Public Health Emergency Preparedness
|How It's Done
We create guides, plans and templates. We also collaborate on multiple preparedness and response activities, such as trainings, drills, and exercises for the public, health care providers and facilities, community-based organizations, and local governments to coordinate public health emergency preparedness activities.
Prepare and plan for public health emergencies with community partners and agencies with whom we respond.
Coordinate with epidemiology regarding surveillance of disease within the county to ensure early detection of outbreaks.
Plan for social distancing measures such as isolation, quarantine, and the closing of venues to decrease the spread of disease.
Plan for dissemination of health information during public health emergencies to ensure residents and visitors have the most accurate and updated information.
Plan for mass countermeasure dispensing/vaccination to residents and visitors in the event of an emergency where medications/vaccines are available.
Exercise with community partners and agencies to ensure a timely and well-coordinated response
The primary sources of funding for these activities are the state agency, the Arizona Department of Health Services (ADHS), the U.S. Department of Health and Human Services (DHHS), and the Centers for Disease Control and Prevention (CDC).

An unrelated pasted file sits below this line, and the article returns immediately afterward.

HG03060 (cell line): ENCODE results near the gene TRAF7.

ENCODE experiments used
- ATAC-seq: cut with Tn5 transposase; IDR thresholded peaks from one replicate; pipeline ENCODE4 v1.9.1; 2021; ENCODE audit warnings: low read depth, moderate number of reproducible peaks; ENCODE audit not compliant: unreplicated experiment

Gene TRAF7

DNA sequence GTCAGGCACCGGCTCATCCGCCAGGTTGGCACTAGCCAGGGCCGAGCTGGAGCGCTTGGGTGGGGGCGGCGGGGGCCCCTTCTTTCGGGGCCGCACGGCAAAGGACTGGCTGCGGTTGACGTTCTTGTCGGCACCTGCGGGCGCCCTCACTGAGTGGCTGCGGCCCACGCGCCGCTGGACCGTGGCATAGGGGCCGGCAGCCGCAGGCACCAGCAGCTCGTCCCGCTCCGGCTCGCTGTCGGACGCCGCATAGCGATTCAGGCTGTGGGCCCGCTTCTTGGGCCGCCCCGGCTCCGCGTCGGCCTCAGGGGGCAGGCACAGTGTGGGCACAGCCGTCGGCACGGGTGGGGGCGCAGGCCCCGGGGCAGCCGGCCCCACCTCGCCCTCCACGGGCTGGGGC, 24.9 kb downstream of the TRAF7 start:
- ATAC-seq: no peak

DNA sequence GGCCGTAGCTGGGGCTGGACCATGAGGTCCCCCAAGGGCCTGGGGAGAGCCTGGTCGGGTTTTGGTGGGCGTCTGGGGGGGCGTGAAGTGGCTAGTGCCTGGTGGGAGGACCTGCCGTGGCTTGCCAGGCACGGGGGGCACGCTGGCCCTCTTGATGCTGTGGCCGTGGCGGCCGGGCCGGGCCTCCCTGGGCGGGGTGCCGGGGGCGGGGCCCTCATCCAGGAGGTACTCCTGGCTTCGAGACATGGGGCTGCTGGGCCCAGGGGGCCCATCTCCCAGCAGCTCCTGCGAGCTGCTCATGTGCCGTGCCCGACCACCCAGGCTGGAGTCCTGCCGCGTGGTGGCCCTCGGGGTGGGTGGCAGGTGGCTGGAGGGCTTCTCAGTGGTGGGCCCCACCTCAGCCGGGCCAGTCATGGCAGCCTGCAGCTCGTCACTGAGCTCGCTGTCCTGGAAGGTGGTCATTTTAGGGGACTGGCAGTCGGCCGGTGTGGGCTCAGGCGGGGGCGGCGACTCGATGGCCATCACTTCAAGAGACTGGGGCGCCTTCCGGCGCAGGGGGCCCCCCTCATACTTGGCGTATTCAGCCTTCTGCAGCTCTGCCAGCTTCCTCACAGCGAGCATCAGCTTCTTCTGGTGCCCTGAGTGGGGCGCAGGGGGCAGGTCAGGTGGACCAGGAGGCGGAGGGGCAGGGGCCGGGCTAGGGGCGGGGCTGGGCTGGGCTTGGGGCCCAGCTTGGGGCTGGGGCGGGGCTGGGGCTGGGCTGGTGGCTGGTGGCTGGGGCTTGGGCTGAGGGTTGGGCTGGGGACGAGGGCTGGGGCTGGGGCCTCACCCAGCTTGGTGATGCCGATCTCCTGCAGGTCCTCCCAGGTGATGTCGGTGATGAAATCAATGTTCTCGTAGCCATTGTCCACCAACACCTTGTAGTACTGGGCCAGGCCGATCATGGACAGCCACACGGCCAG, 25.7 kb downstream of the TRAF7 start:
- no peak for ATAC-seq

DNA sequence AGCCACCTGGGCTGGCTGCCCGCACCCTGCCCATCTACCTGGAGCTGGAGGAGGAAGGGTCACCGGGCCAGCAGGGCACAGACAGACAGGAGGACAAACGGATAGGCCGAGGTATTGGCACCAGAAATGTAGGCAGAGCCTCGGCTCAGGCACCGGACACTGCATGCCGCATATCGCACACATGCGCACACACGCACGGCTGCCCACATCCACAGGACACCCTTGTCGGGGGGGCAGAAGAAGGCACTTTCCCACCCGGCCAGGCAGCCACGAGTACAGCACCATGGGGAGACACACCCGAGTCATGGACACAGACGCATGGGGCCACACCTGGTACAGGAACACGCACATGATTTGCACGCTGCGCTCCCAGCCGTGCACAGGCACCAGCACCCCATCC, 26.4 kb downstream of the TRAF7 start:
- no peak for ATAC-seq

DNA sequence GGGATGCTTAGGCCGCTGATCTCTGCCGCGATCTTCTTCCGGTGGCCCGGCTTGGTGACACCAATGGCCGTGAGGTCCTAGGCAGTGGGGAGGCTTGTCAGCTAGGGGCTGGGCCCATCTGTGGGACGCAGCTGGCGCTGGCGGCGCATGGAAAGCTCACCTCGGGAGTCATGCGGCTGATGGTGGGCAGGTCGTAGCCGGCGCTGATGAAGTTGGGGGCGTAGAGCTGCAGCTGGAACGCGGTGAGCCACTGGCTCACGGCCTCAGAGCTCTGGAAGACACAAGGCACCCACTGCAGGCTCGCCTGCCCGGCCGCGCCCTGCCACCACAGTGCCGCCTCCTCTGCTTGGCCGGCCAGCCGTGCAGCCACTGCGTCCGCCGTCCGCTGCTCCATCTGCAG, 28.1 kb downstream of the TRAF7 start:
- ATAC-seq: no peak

PHEP works in partnership with other public health departments, local governments, schools, community-based organizations, professional associations, and a range of healthcare providers and facilities including hospitals, primary care clinics, long term care facilities, and emergency medical service providers.
This information and trainings are designed to assist local organizations in preparing and planning for emergencies. Opportunities to practice emergency preparedness and planning skills are also identified.
Public Health Preparedness Capabilities (CDC)
Download the 15 Public Health Preparedness Capabilities → [PDF]
Six Domains of Preparedness (CDC)
Community Resilience: Preparing for and recovering from emergencies
Incident management: Coordinating an effective response
Information Management: Making sure people have information to take action
Countermeasures and Mitigation: Getting medicines and supplies where they are needed
Surge Management: Expanding medical services to handle large events
Biosurveillance: Investigating and identifying health threats
Download the Six Domains of Preparedness → [PDF]
Emergency Operations Center (EOC) 101
The video below is provided by the CDC. It describes what an Emergency Operations Center (EOC) is, how it fits within the framework of Incident Management Systems, how it functions and the benefits of establishing one and the importance of routine use in maintaining it.